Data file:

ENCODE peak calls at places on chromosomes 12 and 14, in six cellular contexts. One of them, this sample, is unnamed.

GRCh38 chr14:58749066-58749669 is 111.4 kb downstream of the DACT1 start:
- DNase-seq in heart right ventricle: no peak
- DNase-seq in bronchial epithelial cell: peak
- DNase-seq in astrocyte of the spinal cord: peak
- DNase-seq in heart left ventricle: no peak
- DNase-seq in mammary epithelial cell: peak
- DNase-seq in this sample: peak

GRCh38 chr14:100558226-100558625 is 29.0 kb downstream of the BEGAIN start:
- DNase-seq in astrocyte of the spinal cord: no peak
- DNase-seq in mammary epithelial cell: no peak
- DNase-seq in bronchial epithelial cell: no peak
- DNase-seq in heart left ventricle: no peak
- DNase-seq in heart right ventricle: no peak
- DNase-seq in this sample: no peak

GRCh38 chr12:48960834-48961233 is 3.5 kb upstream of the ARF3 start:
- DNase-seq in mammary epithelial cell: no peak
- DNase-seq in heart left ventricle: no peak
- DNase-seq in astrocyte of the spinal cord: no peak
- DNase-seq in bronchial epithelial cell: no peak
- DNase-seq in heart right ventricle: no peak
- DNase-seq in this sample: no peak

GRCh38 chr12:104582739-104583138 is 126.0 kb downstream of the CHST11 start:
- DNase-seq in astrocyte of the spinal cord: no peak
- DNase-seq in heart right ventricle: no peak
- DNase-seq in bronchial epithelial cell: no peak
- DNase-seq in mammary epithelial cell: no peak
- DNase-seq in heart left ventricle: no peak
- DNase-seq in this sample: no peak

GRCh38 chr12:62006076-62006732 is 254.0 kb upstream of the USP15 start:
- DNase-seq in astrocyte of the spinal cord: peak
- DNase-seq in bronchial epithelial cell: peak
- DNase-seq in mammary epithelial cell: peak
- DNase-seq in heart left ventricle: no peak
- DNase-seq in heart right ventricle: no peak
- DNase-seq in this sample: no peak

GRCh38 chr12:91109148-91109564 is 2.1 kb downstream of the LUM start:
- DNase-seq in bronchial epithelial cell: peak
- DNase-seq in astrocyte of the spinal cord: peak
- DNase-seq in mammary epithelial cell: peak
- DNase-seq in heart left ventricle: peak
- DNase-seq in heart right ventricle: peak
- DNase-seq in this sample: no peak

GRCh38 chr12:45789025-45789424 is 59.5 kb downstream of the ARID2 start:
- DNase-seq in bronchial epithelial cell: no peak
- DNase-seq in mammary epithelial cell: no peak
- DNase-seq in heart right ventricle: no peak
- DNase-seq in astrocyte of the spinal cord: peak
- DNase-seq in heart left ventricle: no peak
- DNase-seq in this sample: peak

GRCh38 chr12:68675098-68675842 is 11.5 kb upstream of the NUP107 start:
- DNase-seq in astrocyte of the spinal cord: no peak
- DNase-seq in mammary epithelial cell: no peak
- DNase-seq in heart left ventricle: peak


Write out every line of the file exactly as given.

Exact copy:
ENCODE peak calls at places on chromosomes 12 and 14, in six cellular contexts. One of them, this sample, is unnamed.

GRCh38 chr14:58749066-58749669 is 111.4 kb downstream of the DACT1 start:
- DNase-seq in heart right ventricle: no peak
- DNase-seq in bronchial epithelial cell: peak
- DNase-seq in astrocyte of the spinal cord: peak
- DNase-seq in heart left ventricle: no peak
- DNase-seq in mammary epithelial cell: peak
- DNase-seq in this sample: peak

GRCh38 chr14:100558226-100558625 is 29.0 kb downstream of the BEGAIN start:
- DNase-seq in astrocyte of the spinal cord: no peak
- DNase-seq in mammary epithelial cell: no peak
- DNase-seq in bronchial epithelial cell: no peak
- DNase-seq in heart left ventricle: no peak
- DNase-seq in heart right ventricle: no peak
- DNase-seq in this sample: no peak

GRCh38 chr12:48960834-48961233 is 3.5 kb upstream of the ARF3 start:
- DNase-seq in mammary epithelial cell: no peak
- DNase-seq in heart left ventricle: no peak
- DNase-seq in astrocyte of the spinal cord: no peak
- DNase-seq in bronchial epithelial cell: no peak
- DNase-seq in heart right ventricle: no peak
- DNase-seq in this sample: no peak

GRCh38 chr12:104582739-104583138 is 126.0 kb downstream of the CHST11 start:
- DNase-seq in astrocyte of the spinal cord: no peak
- DNase-seq in heart right ventricle: no peak
- DNase-seq in bronchial epithelial cell: no peak
- DNase-seq in mammary epithelial cell: no peak
- DNase-seq in heart left ventricle: no peak
- DNase-seq in this sample: no peak

GRCh38 chr12:62006076-62006732 is 254.0 kb upstream of the USP15 start:
- DNase-seq in astrocyte of the spinal cord: peak
- DNase-seq in bronchial epithelial cell: peak
- DNase-seq in mammary epithelial cell: peak
- DNase-seq in heart left ventricle: no peak
- DNase-seq in heart right ventricle: no peak
- DNase-seq in this sample: no peak

GRCh38 chr12:91109148-91109564 is 2.1 kb downstream of the LUM start:
- DNase-seq in bronchial epithelial cell: peak
- DNase-seq in astrocyte of the spinal cord: peak
- DNase-seq in mammary epithelial cell: peak
- DNase-seq in heart left ventricle: peak
- DNase-seq in heart right ventricle: peak
- DNase-seq in this sample: no peak

GRCh38 chr12:45789025-45789424 is 59.5 kb downstream of the ARID2 start:
- DNase-seq in bronchial epithelial cell: no peak
- DNase-seq in mammary epithelial cell: no peak
- DNase-seq in heart right ventricle: no peak
- DNase-seq in astrocyte of the spinal cord: peak
- DNase-seq in heart left ventricle: no peak
- DNase-seq in this sample: peak

GRCh38 chr12:68675098-68675842 is 11.5 kb upstream of the NUP107 start:
- DNase-seq in astrocyte of the spinal cord: no peak
- DNase-seq in mammary epithelial cell: no peak
- DNase-seq in heart left ventricle: peak